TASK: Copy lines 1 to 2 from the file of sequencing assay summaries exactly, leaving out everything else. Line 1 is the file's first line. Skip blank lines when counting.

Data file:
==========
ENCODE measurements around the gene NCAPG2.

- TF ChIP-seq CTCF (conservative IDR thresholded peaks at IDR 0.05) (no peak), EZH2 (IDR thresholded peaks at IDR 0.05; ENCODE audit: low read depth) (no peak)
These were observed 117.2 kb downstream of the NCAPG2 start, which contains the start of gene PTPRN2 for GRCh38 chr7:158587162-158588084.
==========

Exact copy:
ENCODE measurements around the gene NCAPG2.

- TF ChIP-seq CTCF (conservative IDR thresholded peaks at IDR 0.05) (no peak), EZH2 (IDR thresholded peaks at IDR 0.05; ENCODE audit: low read depth) (no peak)